BRC Book Group Discussion, April 20
The next Bellevue Rotary Book Group discussion will be Wednesday, April 20, from 7‑9PM, and will be hosted by Katherine Thompson at a centrally located Puget Sound Bank Conference Room. The book is “Between the World and Me,” by Ta Nehisi Coates (176 pages). If you haven’t joined us before, this might be a good time to do so. The book is short, well reviewed, and sure to generate a terrific discussion.
If you have an ODD numbered birth year, please bring a bottle of wine to share.
If you (your partner) plan on participating, please RSVP to Margaret Doman.
An Amazon Best Book of July 2015:
Readers of his work in The Atlantic and elsewhere know Ta-Nehisi Coates for his thoughtful and influential writing on race in America. Written as a series of letters to his teenaged son, his new memoir, Between the World and Me, walks us through the course of his life, from the tough neighborhoods of Baltimore in his youth, to Howard University — which Coates dubs “The Mecca” for its revelatory community of black students and teachers — to the broader Meccas of New York and Paris. Coates describes his observations and the evolution of his thinking on race, from Malcolm X to his conclusion that race itself is a fabrication, elemental to the concept of American (white) exceptionalism. Ferguson, Trayvon Martin, and South Carolina are not bumps on the road of progress and harmony, but the results of a systemized, ubiquitous threat to “black bodies” in the form of slavery, police brutality, and mass incarceration. Coates is direct and, as usual, uncommonly insightful and original. There are no wasted words. This is a powerful and exceptional book. — Jon Foro.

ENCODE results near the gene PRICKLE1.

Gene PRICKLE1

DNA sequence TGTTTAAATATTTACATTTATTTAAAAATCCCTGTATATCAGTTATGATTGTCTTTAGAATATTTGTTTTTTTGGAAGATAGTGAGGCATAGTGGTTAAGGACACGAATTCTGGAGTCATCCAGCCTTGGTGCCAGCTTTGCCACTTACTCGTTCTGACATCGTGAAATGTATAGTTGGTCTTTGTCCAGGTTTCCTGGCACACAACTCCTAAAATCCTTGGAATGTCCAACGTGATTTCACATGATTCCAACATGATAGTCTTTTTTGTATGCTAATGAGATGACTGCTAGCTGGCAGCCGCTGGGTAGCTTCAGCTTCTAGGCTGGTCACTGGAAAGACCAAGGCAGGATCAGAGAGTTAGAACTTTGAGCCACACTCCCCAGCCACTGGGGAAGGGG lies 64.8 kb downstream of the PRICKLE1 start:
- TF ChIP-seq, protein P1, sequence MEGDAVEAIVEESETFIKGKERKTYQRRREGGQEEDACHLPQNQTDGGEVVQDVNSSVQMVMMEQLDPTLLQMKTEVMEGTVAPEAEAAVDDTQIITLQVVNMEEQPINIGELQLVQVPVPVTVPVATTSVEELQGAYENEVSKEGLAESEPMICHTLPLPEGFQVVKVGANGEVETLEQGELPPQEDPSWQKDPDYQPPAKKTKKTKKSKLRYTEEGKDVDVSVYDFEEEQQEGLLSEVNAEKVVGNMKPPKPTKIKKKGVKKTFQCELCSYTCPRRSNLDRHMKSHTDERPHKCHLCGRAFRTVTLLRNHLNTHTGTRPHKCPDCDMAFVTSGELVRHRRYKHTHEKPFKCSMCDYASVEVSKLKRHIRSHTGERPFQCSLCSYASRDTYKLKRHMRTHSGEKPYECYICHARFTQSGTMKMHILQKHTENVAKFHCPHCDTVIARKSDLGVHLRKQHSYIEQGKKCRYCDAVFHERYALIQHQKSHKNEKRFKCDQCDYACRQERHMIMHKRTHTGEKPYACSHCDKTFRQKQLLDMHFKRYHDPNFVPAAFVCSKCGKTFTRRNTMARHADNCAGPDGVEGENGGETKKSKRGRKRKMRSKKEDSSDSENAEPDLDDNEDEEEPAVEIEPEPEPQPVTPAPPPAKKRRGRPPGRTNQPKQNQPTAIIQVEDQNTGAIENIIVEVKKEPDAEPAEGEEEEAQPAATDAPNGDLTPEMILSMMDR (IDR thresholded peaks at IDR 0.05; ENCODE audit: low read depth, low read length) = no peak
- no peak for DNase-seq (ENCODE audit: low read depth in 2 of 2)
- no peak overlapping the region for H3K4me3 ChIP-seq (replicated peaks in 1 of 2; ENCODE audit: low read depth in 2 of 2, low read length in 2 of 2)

From a review forwarded by Nancy Pasternak:
I’ve never been shown and made to understood the experience of a life so unlike my own as I have with this book. I felt the frustration and fear that Mr. Coates felt growing up black in America. I felt the anger he feels at people who believe that they are white dismissing that experience as so many sour grapes. I felt the hypocrisy of being told not to wear hoodies or play loud music for fear of someone breaking your body. That’s why this book matters. It’s not a solution to our race problems or an accurate assessment of the progress of America as a nation. It is not a book about white people and how we should change. It is simply a powerful testament of one man’s experience, and an offering of understanding. I grew up rich, white and privileged in suburban Virginia. I never had to think about my safety, my future or my pride through the lens of my race. I couldn’t even begin to conceive of that experience. Ta-Nehisi Coates is the first person to break through that reality of my upbringing and allow me to step into another experience for a little while. It was life-changing and important.